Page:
Last year, we kicked off Futurisms with liveblogging from the 2009 Singularity Summit in New York City. This weekend, Ari Schulman will be liveblogging for us again, this time covering the H+ Summit at Harvard. The announced theme of the conference — isn’t “summit” a bit too grandiloquent for such a gathering? — is the “Rise of the Citizen-Scientist.” It’s an odd theme, since (1) most of the subjects that will actually be discussed are very distant from the concerns and interests of ordinary citizens, and (2) the very concept of “citizenship,” that is, of being a member of a nation or polity, is something the transhumanists want to leave far behind. Still, it looks like there will some intriguing talks, so please stay tuned for regular coverage and commentary throughout the weekend.
[UPDATE on Saturday morning: In his remarks kicking off the conference, Alex Lightman, the conference impresario, explains that the theme is supposed to suggest that science is getting easier for laymen to participate in. He divides the world of scientific research into “big science” (like the Manhattan Project, the Apollo Project, or the Large Hadron Collider), “small science” (most university-funded research), and “citizen science.” The latter has nothing to do with citizenship per se, and so he should probably have called it “amateur science” or “science-for-the-masses.” The core idea is that new technologies — both scientific instruments and tools of communication — make it easier for non-university-funded researchers to participate in the enterprise. This is true to an extent, but the examples he gives are pretty weak (Newton, Franklin, and Einstein were hardly John Q. Public enticed by cash prizes and enabled by Facebook; they were exceptional geniuses who transformed the scientific landscape). The picture is more mixed than Mr. Lightman suggests — some realms of research are now, as always, within easy reach of the layman, while the cutting-edge in some realms is becoming ever more expensive and abstruse. At any rate, it remains an odd theme for a conference about transhumanism.]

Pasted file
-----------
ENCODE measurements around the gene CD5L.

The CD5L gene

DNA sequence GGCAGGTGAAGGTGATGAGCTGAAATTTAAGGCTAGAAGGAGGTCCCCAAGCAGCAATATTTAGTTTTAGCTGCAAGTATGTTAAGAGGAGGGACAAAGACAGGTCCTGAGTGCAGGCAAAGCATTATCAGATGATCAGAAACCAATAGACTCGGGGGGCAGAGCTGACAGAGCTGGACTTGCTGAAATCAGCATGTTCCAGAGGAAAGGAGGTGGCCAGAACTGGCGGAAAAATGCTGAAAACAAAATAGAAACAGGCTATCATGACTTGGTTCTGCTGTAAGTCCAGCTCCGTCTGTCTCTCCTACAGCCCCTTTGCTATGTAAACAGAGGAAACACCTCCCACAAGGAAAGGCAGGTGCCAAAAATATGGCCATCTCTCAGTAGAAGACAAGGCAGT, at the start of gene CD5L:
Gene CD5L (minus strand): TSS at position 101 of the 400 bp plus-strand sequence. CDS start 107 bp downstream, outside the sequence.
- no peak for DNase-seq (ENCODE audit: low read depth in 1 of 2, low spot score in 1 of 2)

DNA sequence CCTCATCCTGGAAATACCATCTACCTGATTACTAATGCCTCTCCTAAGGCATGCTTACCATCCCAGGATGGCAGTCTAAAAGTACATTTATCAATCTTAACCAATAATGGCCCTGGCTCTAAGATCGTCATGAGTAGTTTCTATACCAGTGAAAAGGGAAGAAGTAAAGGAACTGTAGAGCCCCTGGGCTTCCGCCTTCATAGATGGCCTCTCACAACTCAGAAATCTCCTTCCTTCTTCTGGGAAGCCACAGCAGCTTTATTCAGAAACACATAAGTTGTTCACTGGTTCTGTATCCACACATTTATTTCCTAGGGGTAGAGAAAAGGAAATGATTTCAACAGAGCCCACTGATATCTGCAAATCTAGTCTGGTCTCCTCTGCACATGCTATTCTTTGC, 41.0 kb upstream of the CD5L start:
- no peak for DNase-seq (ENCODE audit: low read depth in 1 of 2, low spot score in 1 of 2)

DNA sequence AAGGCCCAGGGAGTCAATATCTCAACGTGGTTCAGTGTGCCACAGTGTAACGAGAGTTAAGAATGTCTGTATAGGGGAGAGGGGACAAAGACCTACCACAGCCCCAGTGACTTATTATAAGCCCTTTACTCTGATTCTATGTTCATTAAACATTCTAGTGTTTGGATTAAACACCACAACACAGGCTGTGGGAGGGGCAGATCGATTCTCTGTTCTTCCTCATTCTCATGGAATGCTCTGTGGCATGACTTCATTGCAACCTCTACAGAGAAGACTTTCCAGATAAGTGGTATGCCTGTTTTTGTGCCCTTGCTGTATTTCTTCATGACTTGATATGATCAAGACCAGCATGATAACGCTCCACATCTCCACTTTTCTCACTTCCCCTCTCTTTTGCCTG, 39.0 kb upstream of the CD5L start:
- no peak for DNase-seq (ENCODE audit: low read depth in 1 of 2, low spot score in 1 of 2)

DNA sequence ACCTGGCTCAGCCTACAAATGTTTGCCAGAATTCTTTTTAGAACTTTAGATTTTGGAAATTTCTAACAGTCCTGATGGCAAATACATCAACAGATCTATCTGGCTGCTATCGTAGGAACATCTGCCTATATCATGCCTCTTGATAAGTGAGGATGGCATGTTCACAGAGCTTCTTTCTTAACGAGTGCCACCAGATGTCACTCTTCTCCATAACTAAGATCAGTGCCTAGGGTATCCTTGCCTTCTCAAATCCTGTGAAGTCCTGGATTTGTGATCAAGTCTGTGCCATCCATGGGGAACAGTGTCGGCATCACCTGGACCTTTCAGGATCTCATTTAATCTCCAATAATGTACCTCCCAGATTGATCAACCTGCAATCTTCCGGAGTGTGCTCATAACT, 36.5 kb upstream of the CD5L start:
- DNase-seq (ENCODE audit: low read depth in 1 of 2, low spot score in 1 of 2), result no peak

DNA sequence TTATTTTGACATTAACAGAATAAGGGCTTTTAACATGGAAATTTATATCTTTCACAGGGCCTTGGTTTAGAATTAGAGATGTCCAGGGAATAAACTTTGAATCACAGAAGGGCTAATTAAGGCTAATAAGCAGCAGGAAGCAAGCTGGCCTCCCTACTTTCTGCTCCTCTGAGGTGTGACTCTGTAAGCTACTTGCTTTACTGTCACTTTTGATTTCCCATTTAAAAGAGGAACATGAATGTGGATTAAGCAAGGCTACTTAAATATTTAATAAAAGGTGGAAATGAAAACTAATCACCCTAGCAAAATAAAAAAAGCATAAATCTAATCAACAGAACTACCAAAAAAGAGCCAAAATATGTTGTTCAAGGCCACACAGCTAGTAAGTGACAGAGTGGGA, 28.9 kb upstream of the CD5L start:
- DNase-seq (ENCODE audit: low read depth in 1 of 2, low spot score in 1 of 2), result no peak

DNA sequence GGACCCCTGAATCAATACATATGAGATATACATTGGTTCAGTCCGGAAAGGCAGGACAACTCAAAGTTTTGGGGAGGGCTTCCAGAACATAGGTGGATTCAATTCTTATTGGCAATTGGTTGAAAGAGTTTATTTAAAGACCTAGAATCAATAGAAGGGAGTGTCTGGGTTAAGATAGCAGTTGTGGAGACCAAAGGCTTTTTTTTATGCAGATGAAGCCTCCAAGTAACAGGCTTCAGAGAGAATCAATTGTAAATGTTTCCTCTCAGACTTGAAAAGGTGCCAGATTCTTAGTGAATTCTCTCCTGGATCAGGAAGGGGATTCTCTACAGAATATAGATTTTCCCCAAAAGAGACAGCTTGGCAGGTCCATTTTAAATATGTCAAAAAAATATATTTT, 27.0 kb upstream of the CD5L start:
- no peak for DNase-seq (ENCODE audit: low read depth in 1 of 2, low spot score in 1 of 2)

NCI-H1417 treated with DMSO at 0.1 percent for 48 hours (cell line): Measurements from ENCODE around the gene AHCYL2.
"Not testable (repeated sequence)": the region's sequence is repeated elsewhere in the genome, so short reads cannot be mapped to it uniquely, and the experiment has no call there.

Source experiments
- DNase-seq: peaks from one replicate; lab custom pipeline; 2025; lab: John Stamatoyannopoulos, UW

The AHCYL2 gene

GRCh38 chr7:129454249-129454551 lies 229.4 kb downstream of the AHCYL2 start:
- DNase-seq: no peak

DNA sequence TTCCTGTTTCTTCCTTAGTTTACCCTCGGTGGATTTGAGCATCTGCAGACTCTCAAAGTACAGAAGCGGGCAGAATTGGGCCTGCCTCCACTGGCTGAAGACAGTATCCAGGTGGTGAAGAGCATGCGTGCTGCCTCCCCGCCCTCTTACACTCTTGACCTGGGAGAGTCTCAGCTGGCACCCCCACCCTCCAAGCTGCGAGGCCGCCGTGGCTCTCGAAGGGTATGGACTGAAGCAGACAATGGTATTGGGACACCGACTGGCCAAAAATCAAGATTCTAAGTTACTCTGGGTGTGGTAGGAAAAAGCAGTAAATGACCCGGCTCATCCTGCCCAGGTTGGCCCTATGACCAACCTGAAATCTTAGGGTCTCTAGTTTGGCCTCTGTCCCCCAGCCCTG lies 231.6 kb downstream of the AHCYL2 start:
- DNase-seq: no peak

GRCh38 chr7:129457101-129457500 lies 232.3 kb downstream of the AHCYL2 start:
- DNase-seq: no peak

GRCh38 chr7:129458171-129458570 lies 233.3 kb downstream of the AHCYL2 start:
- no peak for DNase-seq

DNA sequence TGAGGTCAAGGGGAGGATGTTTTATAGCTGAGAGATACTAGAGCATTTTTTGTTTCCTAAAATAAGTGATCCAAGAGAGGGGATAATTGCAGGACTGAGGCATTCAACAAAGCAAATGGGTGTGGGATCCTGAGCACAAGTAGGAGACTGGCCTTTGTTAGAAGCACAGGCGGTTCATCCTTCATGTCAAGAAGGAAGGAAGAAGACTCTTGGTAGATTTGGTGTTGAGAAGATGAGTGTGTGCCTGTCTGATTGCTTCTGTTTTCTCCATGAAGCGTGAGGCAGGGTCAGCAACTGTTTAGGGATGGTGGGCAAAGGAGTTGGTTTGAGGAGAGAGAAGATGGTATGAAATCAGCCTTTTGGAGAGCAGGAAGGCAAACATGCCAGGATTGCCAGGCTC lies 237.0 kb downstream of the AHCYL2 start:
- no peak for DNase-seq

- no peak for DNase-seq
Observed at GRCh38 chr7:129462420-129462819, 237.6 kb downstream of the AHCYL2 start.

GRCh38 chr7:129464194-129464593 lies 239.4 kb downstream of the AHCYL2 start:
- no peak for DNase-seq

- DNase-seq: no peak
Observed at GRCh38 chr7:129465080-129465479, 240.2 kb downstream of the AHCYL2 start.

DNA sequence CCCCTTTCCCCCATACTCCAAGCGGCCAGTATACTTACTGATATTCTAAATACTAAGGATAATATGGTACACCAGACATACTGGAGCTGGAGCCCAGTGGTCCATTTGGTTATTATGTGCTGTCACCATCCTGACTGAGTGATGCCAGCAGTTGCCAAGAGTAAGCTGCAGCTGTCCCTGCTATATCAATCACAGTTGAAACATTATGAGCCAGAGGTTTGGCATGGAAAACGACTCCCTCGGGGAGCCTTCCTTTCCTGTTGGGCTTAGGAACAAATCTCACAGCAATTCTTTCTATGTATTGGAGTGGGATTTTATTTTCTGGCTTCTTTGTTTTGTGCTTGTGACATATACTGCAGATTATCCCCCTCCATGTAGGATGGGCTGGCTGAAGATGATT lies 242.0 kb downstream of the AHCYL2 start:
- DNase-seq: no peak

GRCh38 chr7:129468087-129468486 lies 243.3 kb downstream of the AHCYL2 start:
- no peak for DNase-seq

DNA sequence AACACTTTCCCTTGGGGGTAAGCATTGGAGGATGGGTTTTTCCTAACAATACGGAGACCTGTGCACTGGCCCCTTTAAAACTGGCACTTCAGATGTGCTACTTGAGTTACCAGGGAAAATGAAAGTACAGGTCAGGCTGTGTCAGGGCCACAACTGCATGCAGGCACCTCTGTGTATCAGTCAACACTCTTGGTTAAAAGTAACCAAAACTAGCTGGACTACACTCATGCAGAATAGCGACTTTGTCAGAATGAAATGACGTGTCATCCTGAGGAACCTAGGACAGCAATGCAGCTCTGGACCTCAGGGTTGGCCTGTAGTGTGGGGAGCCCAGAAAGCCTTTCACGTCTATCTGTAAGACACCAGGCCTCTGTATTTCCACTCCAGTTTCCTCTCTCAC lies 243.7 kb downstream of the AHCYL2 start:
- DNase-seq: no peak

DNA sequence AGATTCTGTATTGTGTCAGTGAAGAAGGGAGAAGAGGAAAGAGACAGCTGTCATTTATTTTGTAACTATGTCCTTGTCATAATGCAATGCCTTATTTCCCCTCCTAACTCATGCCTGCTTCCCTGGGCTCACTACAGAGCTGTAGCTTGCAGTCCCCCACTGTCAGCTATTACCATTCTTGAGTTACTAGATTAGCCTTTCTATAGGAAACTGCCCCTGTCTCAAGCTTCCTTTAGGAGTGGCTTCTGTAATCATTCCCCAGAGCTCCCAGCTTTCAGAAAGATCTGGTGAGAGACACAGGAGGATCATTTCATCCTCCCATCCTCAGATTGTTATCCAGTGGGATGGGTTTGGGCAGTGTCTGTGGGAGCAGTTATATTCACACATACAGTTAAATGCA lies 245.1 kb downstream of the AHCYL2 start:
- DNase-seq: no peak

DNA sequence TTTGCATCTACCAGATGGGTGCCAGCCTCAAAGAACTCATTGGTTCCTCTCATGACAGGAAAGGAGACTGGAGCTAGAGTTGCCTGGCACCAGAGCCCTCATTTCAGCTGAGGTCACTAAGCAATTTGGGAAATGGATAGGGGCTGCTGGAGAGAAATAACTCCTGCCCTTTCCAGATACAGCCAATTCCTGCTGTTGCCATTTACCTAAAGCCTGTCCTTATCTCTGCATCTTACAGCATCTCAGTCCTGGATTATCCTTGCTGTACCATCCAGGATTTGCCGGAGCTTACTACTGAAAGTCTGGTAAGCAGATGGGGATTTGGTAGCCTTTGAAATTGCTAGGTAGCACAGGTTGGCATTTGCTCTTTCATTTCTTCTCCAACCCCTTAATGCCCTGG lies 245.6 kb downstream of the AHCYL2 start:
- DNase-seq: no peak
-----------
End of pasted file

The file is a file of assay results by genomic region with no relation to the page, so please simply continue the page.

Indeed, what an extraordinary theme for a conference of transhumanists! Does the awareness of their dependence on others for the realization of their fondest hope trouble the transhumanists? The longing to remake oneself in accord with one's own prayers, to be self-made and thus radically one's own, bespeaks a deep desire for independence. And yet, any conceivable realization of such a wish, clearly requires the work of others. The transhumanist thus wants to feel a part of the grand project, to have done some crucial work in bringing about the realization of their own greatest good, to have thus deserved it.
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